When I was twenty and still constructing my adult identity, Jewish was just a note, in pencil, in the margin of a very long book. Even after I woke up and noticed that Judaism offered something of immense value to me, Israel couldn’t have been less relevant to my life.
I had never been to Israel and didn’t know anybody who had. I once stopped attending a particular synagogue because the rabbi spoke about nothing but Israel. In those days, for me, Israel was utterly beside the point.
This week’s parsha (Torah reading) is Va’etchanan (from Devarim/Deuteronomy 3:23-7:11). There are four important things to note about what Va’etchanan contains. First, as the portion opens, Moshe (Moses) is in the midst of a long speech, recounting for the Jewish people all that happened to them since the Exodus from Egypt. He begins by reminding everyone how desperately he wants to enter the Land and how God has refused his every request, plea and argument.
Second, in the chapters and verses that make up this parsha, Moshe underscores the importance of Israel to the Jewish people at least 15 times. He refers to Israel time and again as, “the good Land that is on the other side of the Jordan”, “the good Land that God swore to your ancestors”, “the good Land that God gives you as a heritage” and as “a land flowing with milk and honey.”
Third, Va’etchanan contains a restatement of the Aserot Hadibrot (10 Commandments). Fourth, this parsha contains the Shema, which is arguably the most important statement of faith a Jew can make about belief in God.
The beginning of the Shema is generally translated, “You shall love the Lord your God with all your heart, with all your soul and with all your might.” The Hebrew word m’odecha, which is generally translated, “with all your might” may also be translated, “with all your resources”. With all your resources includes the requirement to demonstrate your love of God with everything you’ve got. Or, more accurately, with everything you’ve been given.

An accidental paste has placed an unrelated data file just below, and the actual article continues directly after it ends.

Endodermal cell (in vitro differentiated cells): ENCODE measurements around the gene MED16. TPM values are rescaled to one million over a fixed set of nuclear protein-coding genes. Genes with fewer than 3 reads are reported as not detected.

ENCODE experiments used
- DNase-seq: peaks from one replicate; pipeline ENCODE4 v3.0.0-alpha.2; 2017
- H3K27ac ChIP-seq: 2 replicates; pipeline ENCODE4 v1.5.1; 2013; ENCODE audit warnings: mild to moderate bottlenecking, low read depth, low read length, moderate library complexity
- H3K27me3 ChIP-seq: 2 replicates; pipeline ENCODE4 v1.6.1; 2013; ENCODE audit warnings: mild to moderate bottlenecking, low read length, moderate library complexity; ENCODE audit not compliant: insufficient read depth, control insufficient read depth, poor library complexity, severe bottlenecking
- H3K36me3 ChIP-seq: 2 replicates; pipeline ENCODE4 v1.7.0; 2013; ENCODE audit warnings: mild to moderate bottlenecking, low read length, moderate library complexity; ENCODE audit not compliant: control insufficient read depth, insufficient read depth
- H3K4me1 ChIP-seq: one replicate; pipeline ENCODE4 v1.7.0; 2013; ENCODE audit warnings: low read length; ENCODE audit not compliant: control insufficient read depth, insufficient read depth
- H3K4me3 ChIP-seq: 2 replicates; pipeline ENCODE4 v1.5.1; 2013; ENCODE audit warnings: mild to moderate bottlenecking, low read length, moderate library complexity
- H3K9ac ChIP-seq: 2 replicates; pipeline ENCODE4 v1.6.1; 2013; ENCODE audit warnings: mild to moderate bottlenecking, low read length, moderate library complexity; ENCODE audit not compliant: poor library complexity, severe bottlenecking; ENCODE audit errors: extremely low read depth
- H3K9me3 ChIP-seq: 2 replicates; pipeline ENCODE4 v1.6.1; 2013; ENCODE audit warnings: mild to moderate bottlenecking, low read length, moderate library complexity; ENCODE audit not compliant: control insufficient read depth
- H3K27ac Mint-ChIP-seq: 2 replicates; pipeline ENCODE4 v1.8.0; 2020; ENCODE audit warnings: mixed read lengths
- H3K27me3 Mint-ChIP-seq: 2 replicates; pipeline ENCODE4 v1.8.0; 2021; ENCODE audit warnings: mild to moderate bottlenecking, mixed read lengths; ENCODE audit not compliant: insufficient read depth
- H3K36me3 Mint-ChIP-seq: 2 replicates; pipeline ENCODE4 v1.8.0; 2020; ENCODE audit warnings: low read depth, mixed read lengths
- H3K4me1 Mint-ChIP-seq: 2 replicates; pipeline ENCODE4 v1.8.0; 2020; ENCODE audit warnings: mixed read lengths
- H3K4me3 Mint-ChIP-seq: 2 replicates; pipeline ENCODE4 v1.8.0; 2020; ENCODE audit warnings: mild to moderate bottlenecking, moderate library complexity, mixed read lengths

If I’ve been given a particular talent, I am bidden to apply that talent in the service of God. For example, if I’m talented musically, it means I have an obligation to create and perform music that brings people closer to loving God.
Loving God m’odecha, with all your resources, also means with your money. How do you demonstrate that you love God with your money? After all, does God need a new SUV? And what does any of this have to do with the irrelevance of Israel to my Jewish life?
Fast forward to 2003. Unlike Moshe, who died without ever stepping foot in the Land of Israel, I’ve been to Israel roughly once a year for the past six years. I spent a year representing an Israeli university to a mostly apathetic, sometimes hostile, American college population and lost a dear colleague from Hebrew University in the bombing there last July 31. I’ve gone from not being able to point out the West Bank or the Gaza Strip on a map to an obsession with books about life in Israel. In a single motion, I closed Jerusalem Diaries by Judy Lash Balint and opened If A Place Can Make You Cry by Daniel Gordis. Most importantly, in my ever-deepening awareness of Judaism, Israel has moved from the far, outer periphery to take its rightful place as a central pillar of Judaism - as close to the center as God, the Torah and the Jewish people.
So how do I, as a Jew who got a late start on Jewish learning but who is now beginning to understand the significance and centrality of Israel, how do I love God m’odecha – with all my resources?
We can’t make aliyah now, but we can do more than buy Osem soup mixes. So, instead of renovating our kitchen in Baltimore (which, believe me, sorely needs renovation!) my husband and I will be traveling to Israel later this month to buy a small apartment there. We’re buying an apartment in Israel as a practical and tangible way to re-affirm our commitment to Israel as a central pillar of Judaism and as a way to love God m’odecha.
That’s putting our money where Moshe’s mouth is!